If you’re feeling worn out mentally as well as physically, Brickley offers an explanation for that too: “There’s good evidence from studies using the Profile of Mood States (POMS) questionnaire that if you’ve set unrealistic goals or your friends are doing more than you are, playing catch-up all the time can really affect your mood,” he says.
He points to a landmark study by American scientist Dr Carl Foster, which highlighted the importance of variety within a training routine. “This showed that monotonous training left athletes stale and under-performing,” says Brickley. “You need to mix it up a bit, not keep doing the same stuff.”
Sharples agrees: “Your training needs to be variable and specific. Give yourself a new focus every month and work on your weak areas, whether it’s climbing, riding in the wheels or against the wind. Your strengths will take care of themselves.”
2. Eating and drinking the same things
If a particular drink or cereal bar got you round an epic sportive, it’s easy to imbue it with mystic powers. But if your favourite product is out of stock or the sportive organiser is handing out a different brand, the psychological impact can be surprisingly great.
“Apart from the nutritional benefits, some people get a placebo effect from products,” says Brickley. “If they drop their energy bar mid-race or find the only drink on offer is water, it can throw them.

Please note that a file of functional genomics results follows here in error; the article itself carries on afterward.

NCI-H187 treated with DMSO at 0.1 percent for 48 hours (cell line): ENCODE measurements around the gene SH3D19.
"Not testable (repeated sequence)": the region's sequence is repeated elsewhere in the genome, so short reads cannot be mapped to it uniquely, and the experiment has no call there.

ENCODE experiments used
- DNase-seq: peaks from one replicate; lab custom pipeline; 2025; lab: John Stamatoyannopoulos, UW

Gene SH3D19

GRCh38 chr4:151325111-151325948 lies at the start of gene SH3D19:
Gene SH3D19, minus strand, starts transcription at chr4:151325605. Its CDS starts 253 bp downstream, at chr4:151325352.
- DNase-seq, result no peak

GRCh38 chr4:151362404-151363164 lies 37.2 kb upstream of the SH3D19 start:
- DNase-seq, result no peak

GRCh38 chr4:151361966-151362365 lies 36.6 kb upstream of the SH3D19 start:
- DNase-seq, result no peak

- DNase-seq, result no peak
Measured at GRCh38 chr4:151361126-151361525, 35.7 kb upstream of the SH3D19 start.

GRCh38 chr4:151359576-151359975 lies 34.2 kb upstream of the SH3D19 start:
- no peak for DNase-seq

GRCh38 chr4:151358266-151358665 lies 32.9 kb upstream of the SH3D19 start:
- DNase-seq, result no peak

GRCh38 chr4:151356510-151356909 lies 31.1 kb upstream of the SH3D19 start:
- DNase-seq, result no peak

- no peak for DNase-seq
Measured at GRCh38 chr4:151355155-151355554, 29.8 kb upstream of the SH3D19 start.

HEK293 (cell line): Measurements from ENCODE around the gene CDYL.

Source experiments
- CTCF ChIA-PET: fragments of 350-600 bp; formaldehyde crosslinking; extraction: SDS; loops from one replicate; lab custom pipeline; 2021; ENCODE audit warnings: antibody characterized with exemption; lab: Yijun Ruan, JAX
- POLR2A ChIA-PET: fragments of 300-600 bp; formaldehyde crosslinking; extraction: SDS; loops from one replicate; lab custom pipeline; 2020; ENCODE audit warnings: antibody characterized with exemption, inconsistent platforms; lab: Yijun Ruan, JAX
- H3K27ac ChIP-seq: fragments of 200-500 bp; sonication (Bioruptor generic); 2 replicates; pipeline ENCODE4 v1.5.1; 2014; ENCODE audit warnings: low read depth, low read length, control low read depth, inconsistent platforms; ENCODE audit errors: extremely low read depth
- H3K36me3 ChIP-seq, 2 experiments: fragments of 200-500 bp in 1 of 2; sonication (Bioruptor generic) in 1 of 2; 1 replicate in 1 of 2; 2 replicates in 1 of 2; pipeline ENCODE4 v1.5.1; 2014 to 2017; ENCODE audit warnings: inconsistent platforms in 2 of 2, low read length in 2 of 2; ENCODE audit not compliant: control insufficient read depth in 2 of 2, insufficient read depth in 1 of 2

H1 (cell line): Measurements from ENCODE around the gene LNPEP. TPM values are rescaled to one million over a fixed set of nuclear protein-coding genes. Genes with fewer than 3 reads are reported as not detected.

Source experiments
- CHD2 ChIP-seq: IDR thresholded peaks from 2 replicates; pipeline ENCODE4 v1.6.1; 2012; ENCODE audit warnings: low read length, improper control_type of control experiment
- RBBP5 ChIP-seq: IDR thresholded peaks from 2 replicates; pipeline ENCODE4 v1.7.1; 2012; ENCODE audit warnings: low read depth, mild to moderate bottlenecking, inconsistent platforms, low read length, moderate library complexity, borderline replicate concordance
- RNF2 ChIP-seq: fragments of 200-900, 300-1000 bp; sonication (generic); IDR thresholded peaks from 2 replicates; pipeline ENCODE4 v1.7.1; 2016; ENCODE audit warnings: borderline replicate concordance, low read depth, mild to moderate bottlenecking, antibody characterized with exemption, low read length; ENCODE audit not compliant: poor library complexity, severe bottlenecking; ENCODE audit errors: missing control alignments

“As a rule, the better riders are more adaptable: they’ve trained without water or in a glycogen-depleted state so they can cope on longer rides.”
He believes homemade foods can be as good as off-the-shelf products, and recommends analysing the energy content of food you like and using it alongside bars and gels on long rides.
“There’s also evidence that simply swilling an energy drink round in your mouth, then spitting it out, can be effective,” he says. “The sugar receptors in your mouth tell the brain that glucose is coming in and you get an energy boost even though you haven’t ingested anything. It’s been shown to increase performance in time trials.”
Don’t let your computer dictate your riding Ben Delaney / Immediate Media
3. Not pushing yourself enough
The other side of the ‘too hard, too often’ coin is ‘too long, too easy’.